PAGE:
Is There A War On Girlhood?!

Is Lego playing a role in the "War on Girlhood"--and on body image? | Source: ShutterStock

Is Lego playing a role in the “War on Girlhood”–and on body image? | Source: ShutterStock

Being a girl isn’t easy to begin–we have to deal with things like “legitimate rape,” “binders full of women,” periods–and now there may even be an outright war on girlhood. Dude, seriously?

Here’s what’s up: A psychologist wrote a whole bunch on the war on girlhood here, but to sum it up for you, it comes down to this: A lot of things are being sold to us in the guise of making us “better,” but are actually just making us feel awful about ourselves. It’s also important to note that in this case “better” doesn’t mean “smarter,” “happier,” “more powerful,” or “healthier.” In the war on girlhood, “better” means “prettier.”

For example, a lot of the toys marketed to girls are designed as a really unattainable ideal. Have you ever seen an actual woman who, without the aid of a lot of bizarre, Big Ang-esque plastic surgery, looked like a Bratz Doll? Of course not. At our age, we obviously know that. And the creators of Bratz Dolls know that. They’re not meant to look realistic–they’re toys. Complaining about that is like getting mad when our cars don’t actually turn into Optimus Prime in real life. But! Because Bratz are sold to a younger group, that gets ingrained as normal to them.

Similarly, when Lego came out with their Heartlake City set designed for girls, people flipped out. The bricks were pink, there were lots of cupcakes but not any cops or firemen like in the regular sets. A little messed up, no? But Lego had actually done research, and that’s what little girls were buying–anything beauty related. So while it may not be the most feminist move, Lego did what any business would do and got in on the action. You can’t necessarily fault Lego for that, can you? (Though we’re not sure why they couldn’t have a cop with a ponytail or something. C’mon, people!)

Research finds that girlhood is being threatened by the beauty obsession, and it’s happening more often and earlier than ever. Eating disorders are up, and we’re obsessed with being perceived as hot or pretty even before we’re at the age when we actually want to make out with anyone. (While there’s no question that body image issues are a problem, eating disorder numbers may just look like they’re up because more people are seeking help now, which is a good thing.)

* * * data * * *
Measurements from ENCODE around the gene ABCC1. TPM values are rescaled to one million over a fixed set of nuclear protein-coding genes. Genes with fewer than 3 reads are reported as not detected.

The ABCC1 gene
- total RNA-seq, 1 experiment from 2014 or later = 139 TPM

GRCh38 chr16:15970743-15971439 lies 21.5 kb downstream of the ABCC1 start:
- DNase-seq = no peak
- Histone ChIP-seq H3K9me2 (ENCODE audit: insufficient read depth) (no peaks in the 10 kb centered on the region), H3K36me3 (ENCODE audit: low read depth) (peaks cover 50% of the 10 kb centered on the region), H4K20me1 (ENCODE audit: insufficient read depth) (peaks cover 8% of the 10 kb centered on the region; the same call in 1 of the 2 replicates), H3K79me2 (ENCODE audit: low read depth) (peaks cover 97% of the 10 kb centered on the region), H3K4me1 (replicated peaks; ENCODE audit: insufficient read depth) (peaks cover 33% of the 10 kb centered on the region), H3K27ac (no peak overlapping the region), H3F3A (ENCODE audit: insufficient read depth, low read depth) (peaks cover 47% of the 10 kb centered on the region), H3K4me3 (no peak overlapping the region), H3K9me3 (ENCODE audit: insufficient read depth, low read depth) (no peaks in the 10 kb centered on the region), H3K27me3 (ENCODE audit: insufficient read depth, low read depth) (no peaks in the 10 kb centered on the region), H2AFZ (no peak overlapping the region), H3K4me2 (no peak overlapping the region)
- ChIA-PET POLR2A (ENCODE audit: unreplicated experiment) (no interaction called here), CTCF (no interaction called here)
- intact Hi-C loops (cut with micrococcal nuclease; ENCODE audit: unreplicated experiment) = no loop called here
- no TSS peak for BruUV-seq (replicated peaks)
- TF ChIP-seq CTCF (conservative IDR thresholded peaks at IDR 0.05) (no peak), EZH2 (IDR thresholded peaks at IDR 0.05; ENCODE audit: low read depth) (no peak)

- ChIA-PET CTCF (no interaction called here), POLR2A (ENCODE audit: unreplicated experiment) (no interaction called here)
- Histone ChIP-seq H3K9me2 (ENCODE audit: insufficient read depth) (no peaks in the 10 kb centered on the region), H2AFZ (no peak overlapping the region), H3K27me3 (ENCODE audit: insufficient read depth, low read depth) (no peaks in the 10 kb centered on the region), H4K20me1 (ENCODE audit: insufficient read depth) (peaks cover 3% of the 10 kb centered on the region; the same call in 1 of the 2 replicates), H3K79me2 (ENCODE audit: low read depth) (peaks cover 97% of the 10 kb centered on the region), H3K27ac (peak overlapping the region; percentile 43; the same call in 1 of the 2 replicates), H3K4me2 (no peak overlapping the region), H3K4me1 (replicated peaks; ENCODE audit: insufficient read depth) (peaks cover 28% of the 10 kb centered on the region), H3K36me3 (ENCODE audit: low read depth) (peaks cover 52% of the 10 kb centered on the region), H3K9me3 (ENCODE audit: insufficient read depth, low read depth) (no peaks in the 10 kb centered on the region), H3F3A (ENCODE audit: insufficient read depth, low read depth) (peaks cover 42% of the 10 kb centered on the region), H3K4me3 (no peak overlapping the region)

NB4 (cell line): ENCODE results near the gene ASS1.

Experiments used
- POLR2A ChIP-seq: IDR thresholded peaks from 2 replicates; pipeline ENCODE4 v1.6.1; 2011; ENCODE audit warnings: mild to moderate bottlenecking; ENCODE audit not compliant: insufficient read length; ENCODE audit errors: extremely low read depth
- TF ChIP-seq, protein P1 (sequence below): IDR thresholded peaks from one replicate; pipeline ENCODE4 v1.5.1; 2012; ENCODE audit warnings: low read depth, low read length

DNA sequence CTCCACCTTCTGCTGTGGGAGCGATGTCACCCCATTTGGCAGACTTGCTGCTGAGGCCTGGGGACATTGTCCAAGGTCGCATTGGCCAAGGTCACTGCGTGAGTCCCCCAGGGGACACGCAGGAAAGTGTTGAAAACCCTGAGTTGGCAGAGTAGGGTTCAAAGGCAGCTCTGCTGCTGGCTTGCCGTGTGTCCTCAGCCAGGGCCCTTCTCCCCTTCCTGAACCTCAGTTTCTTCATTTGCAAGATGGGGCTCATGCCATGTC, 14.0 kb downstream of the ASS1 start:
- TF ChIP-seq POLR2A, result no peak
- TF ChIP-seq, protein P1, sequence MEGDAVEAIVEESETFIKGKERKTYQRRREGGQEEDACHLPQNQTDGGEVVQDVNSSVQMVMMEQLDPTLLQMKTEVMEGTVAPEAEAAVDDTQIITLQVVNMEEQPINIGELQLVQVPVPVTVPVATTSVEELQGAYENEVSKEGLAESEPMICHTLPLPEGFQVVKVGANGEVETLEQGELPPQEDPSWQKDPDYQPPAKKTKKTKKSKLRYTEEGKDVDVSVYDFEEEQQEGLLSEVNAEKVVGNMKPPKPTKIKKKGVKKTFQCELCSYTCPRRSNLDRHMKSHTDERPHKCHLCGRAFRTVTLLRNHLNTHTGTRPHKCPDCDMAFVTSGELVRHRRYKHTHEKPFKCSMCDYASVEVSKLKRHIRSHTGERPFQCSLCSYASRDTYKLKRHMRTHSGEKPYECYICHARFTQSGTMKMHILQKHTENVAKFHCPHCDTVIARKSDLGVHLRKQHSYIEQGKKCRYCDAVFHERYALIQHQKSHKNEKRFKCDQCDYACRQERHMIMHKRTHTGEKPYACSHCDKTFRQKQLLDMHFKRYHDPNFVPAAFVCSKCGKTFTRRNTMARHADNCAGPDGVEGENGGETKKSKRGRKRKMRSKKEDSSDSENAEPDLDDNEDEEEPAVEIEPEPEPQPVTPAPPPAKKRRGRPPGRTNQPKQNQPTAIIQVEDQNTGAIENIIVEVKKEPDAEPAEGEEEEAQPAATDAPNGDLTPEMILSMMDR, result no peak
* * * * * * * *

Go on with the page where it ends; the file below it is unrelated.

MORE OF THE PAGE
Basically, it’s hard to point fingers at any one person or entity for the war on girlhood and the reason why our body images are suffering as a result. It’s sort of a chicken or the egg argument : Do businesses shove lip gloss andlabiaplasty down our throats because they’re evil or because we want it? And do we want it because they’re telling us to or because we just like to look nice? And conversely, doesn’t looking good make you feel better?

The war on girlhood is a tough one to win, because it’s unclear who we’re fighting: the media for making us insecure? Advertisers? Ourselves for buying into it and thereby encouraging it to continue?

The best way to combat the war on girlhood is to enjoy being you–whether or not what you’re into is “girly.” (Who defines that anyway?) Instead of focusing on looking perfect, focusing on looking like you (because you’re rad). Focus on your health and the way you feel more than how you look. And remember: You’re amazing and smart and you have an awesome future ahead of you. That’s beautiful. Everything else is just extra sprinkles on the sundae.

Do you think there’s a war on girlhood going on? Have you felt pressure to look perfect? Tell us in the comments!

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  • Adrienne

    Articles like this just make me laugh. I played with Barbies as a child, but I don’t ever remember expecting to look like that when I was older. I also played with baby dolls, which look nothing like a real baby. Did that contort my view of babies? No! I have a cousin who plays with Legos, she’s a girl but she doesn’t buy the pink sets. She might if she saw it and liked the designs, but she plays with Legos because she likes building things.

    Believe it or not, Republican males aren’t out to shove women into the kitchen to be model 1950s housewives.

    Yes, a lot of girls have eatin disorders and yes, t is tragic that they think so poorly of themselves. But a lot of that comes from peer pressure, not politicians, toys, or men. If there is a war on girlhood, I’d say it was started by girls. Why? Because we’re jealous, we have crazy mood swings, and a lot of times we act like bitches.

    This website has a lot of beauty tips. By your logic, ou are contributing the to war. Celebrities are often praised, especially Emma Watson and Jennifer Lawrence. These two ladies are beautiful and skinny. Does that mean I’m going to develop an eating disorder? Are you trying to destroy me?

    • bakerychaz

      I so agree!